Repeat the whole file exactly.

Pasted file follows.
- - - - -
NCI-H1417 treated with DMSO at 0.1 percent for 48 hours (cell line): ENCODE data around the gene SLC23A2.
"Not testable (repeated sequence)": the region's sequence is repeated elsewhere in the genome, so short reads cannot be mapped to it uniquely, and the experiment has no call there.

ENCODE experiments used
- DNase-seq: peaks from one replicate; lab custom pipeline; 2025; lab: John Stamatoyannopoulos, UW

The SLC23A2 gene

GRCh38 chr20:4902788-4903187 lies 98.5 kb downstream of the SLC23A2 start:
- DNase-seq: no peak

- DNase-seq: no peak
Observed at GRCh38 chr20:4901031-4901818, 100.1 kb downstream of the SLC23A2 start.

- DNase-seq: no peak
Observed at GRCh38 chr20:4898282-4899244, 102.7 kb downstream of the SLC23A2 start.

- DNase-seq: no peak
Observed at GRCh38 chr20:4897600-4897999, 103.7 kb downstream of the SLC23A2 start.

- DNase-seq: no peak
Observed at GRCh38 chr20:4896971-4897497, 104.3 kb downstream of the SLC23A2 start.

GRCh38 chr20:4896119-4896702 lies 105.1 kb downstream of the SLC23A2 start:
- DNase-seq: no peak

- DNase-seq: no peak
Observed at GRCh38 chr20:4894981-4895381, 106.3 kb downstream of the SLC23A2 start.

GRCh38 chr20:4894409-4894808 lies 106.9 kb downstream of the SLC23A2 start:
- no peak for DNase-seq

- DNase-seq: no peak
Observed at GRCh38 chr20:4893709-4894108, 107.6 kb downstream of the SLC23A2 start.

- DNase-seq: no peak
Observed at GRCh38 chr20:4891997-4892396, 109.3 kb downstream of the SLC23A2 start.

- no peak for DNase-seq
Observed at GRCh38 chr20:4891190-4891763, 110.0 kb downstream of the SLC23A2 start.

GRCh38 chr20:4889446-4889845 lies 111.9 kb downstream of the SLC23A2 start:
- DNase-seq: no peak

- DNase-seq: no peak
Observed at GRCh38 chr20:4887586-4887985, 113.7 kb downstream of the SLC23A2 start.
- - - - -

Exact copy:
NCI-H1417 treated with DMSO at 0.1 percent for 48 hours (cell line): ENCODE data around the gene SLC23A2.
"Not testable (repeated sequence)": the region's sequence is repeated elsewhere in the genome, so short reads cannot be mapped to it uniquely, and the experiment has no call there.

ENCODE experiments used
- DNase-seq: peaks from one replicate; lab custom pipeline; 2025; lab: John Stamatoyannopoulos, UW

The SLC23A2 gene

GRCh38 chr20:4902788-4903187 lies 98.5 kb downstream of the SLC23A2 start:
- DNase-seq: no peak

- DNase-seq: no peak
Observed at GRCh38 chr20:4901031-4901818, 100.1 kb downstream of the SLC23A2 start.

- DNase-seq: no peak
Observed at GRCh38 chr20:4898282-4899244, 102.7 kb downstream of the SLC23A2 start.

- DNase-seq: no peak
Observed at GRCh38 chr20:4897600-4897999, 103.7 kb downstream of the SLC23A2 start.

- DNase-seq: no peak
Observed at GRCh38 chr20:4896971-4897497, 104.3 kb downstream of the SLC23A2 start.

GRCh38 chr20:4896119-4896702 lies 105.1 kb downstream of the SLC23A2 start:
- DNase-seq: no peak

- DNase-seq: no peak
Observed at GRCh38 chr20:4894981-4895381, 106.3 kb downstream of the SLC23A2 start.

GRCh38 chr20:4894409-4894808 lies 106.9 kb downstream of the SLC23A2 start:
- no peak for DNase-seq

- DNase-seq: no peak
Observed at GRCh38 chr20:4893709-4894108, 107.6 kb downstream of the SLC23A2 start.

- DNase-seq: no peak
Observed at GRCh38 chr20:4891997-4892396, 109.3 kb downstream of the SLC23A2 start.

- no peak for DNase-seq
Observed at GRCh38 chr20:4891190-4891763, 110.0 kb downstream of the SLC23A2 start.

GRCh38 chr20:4889446-4889845 lies 111.9 kb downstream of the SLC23A2 start:
- DNase-seq: no peak

- DNase-seq: no peak
Observed at GRCh38 chr20:4887586-4887985, 113.7 kb downstream of the SLC23A2 start.